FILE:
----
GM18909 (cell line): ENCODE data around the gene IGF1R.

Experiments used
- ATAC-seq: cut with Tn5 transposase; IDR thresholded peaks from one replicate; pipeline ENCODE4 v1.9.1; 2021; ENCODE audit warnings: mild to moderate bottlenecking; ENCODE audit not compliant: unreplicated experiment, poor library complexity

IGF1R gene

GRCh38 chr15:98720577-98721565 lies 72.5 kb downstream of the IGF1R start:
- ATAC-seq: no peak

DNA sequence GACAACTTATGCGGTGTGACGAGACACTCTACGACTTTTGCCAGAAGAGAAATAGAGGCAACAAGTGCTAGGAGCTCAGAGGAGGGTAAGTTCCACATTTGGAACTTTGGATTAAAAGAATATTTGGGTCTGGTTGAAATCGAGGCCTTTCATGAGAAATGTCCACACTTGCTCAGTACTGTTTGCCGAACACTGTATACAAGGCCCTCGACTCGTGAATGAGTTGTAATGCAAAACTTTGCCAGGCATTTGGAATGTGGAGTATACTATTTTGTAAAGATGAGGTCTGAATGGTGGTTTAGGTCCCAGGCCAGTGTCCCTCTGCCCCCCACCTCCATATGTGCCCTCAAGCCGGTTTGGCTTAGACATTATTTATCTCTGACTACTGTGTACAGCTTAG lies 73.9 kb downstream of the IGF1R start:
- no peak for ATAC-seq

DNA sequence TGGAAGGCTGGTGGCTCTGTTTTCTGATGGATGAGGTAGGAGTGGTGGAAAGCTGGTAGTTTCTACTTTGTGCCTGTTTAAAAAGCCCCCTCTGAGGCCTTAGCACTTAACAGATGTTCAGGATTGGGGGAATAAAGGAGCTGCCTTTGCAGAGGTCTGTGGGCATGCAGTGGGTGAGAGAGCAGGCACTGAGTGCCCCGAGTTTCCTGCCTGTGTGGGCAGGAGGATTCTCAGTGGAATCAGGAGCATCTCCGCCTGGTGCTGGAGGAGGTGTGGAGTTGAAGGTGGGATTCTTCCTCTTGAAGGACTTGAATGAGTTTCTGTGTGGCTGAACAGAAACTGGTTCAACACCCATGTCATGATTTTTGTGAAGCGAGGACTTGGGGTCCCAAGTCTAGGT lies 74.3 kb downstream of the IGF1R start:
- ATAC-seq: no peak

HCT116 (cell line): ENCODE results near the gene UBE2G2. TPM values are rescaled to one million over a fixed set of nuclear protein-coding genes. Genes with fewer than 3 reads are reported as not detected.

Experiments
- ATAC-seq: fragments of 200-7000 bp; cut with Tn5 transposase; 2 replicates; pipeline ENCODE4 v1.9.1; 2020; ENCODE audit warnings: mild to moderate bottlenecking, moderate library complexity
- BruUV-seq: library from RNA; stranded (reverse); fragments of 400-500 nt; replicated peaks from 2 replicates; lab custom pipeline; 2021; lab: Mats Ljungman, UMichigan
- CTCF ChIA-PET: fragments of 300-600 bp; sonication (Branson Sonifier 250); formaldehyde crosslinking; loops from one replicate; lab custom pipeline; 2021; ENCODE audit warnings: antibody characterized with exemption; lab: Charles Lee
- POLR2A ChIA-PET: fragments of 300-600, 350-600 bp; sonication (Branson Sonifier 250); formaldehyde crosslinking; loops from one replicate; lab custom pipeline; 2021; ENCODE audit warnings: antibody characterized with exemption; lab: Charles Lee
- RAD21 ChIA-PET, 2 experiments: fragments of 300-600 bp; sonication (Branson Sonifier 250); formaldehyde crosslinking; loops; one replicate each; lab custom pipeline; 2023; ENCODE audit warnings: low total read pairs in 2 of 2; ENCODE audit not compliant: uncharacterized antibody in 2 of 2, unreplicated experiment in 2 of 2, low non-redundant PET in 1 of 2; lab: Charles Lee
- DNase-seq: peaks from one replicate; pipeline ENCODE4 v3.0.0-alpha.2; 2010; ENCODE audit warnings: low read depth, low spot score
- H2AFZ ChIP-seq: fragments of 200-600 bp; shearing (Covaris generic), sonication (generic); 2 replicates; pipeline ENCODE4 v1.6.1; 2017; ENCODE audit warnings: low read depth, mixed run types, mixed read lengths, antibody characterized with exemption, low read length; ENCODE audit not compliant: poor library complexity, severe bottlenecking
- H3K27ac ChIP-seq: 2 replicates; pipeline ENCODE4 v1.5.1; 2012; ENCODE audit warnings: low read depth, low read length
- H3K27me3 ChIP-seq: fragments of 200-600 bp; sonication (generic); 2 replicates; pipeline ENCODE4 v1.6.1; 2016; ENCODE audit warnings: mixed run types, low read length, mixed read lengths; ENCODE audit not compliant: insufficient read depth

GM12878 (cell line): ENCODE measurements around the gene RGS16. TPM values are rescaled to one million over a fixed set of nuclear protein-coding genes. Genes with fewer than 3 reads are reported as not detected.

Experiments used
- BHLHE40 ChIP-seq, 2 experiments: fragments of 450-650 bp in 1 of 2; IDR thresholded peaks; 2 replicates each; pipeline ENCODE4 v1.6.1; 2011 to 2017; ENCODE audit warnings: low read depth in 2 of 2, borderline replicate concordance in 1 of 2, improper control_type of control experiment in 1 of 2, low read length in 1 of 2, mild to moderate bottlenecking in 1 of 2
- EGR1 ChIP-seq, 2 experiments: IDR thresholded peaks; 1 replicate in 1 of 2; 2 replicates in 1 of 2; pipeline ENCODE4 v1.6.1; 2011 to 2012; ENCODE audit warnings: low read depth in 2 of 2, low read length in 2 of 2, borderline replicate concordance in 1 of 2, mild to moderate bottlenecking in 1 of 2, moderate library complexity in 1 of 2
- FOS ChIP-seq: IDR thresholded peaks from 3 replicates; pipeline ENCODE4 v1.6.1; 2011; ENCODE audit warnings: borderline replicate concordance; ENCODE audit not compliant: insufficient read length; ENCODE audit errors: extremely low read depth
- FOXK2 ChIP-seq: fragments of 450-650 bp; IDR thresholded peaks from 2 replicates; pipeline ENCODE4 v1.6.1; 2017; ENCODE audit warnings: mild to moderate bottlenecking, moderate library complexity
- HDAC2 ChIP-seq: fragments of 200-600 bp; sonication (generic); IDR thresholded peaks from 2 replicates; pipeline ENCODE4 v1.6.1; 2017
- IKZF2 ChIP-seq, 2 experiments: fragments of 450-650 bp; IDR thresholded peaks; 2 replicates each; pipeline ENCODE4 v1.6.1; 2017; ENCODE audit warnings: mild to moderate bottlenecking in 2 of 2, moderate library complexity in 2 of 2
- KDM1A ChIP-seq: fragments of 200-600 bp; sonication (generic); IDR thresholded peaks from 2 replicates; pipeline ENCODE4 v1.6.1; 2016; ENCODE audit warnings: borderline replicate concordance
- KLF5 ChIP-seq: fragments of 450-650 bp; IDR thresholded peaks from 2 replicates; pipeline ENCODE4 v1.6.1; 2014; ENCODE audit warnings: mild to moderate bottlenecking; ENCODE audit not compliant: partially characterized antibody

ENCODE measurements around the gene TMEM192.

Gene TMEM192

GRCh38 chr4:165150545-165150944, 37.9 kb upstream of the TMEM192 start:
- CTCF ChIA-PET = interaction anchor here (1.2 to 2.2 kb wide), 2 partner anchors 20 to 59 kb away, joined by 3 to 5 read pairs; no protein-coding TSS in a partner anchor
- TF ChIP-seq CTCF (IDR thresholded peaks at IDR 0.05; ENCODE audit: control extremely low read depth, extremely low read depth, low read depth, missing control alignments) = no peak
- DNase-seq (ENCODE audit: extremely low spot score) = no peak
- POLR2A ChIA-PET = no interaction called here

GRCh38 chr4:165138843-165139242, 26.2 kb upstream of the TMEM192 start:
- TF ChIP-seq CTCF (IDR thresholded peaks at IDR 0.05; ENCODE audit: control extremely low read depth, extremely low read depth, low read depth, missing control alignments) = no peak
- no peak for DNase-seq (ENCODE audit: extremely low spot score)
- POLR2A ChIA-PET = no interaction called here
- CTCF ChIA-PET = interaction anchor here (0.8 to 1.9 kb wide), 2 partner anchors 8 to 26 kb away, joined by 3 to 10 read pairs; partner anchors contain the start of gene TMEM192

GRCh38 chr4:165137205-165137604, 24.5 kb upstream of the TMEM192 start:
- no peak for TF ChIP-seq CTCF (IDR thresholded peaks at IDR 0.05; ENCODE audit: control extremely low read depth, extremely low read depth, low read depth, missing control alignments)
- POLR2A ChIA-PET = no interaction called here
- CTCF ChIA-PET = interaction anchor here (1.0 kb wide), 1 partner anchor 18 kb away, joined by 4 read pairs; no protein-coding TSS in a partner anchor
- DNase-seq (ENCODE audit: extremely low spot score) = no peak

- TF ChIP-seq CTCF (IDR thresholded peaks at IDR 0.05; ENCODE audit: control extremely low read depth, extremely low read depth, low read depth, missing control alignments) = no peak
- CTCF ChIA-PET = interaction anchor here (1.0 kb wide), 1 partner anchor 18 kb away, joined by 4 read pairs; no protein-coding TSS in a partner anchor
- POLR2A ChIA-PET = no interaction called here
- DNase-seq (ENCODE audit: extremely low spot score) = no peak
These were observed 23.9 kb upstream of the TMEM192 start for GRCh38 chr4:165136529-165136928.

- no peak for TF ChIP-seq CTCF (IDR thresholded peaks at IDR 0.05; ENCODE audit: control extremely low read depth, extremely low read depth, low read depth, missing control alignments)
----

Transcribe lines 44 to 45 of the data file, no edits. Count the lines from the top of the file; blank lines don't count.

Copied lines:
GRCh38 chr4:165137205-165137604, 24.5 kb upstream of the TMEM192 start:
- no peak for TF ChIP-seq CTCF (IDR thresholded peaks at IDR 0.05; ENCODE audit: control extremely low read depth, extremely low read depth, low read depth, missing control alignments)